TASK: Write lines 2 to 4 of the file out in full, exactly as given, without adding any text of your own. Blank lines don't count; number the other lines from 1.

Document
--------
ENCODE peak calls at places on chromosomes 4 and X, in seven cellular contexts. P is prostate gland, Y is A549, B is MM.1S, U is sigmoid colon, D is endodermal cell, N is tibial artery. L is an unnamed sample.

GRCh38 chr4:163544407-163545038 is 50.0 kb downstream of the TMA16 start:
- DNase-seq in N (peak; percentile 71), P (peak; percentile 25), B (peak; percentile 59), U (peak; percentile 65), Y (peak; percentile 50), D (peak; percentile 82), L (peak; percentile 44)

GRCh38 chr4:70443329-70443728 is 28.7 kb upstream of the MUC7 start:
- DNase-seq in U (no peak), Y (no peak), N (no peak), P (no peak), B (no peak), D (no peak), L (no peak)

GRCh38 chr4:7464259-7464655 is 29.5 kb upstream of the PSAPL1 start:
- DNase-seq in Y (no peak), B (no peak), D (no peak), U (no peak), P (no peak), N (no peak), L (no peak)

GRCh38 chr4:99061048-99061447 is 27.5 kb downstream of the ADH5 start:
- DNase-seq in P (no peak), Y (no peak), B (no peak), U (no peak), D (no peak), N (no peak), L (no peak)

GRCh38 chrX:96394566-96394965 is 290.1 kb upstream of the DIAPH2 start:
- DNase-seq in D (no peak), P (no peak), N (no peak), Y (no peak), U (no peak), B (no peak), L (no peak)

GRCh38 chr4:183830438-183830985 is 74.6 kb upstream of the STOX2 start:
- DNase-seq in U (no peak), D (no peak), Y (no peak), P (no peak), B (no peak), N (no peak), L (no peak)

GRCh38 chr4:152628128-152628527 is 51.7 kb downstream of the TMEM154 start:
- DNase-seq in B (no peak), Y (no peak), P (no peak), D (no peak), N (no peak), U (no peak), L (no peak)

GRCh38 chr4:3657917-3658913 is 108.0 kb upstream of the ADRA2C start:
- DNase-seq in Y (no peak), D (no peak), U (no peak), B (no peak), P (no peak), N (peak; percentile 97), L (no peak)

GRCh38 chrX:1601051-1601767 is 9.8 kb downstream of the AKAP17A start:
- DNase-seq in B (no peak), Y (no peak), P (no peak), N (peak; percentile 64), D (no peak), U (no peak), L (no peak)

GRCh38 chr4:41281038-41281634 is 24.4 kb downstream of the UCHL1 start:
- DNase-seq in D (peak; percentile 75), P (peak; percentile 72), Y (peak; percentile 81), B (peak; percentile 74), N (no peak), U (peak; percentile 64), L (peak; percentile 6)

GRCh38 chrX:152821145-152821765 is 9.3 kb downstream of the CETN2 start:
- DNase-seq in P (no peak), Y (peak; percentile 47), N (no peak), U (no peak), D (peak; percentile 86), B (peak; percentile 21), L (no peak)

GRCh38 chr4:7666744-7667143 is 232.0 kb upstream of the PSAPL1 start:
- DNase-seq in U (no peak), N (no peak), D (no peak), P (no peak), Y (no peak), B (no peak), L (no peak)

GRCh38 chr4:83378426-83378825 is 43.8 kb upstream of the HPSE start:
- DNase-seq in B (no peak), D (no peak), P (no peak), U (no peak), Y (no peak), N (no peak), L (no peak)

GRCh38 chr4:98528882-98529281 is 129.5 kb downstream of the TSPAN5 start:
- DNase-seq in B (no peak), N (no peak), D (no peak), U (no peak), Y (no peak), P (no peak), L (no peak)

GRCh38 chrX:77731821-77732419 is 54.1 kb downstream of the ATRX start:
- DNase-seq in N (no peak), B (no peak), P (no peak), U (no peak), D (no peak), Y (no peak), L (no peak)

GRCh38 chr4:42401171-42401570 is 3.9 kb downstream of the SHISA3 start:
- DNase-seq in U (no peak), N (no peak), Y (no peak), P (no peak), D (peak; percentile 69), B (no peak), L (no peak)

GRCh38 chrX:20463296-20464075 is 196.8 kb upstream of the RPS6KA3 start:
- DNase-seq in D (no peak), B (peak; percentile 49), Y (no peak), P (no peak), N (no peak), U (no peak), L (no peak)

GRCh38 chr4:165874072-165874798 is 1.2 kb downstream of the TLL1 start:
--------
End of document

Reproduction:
GRCh38 chr4:163544407-163545038 is 50.0 kb downstream of the TMA16 start:
- DNase-seq in N (peak; percentile 71), P (peak; percentile 25), B (peak; percentile 59), U (peak; percentile 65), Y (peak; percentile 50), D (peak; percentile 82), L (peak; percentile 44)

GRCh38 chr4:70443329-70443728 is 28.7 kb upstream of the MUC7 start: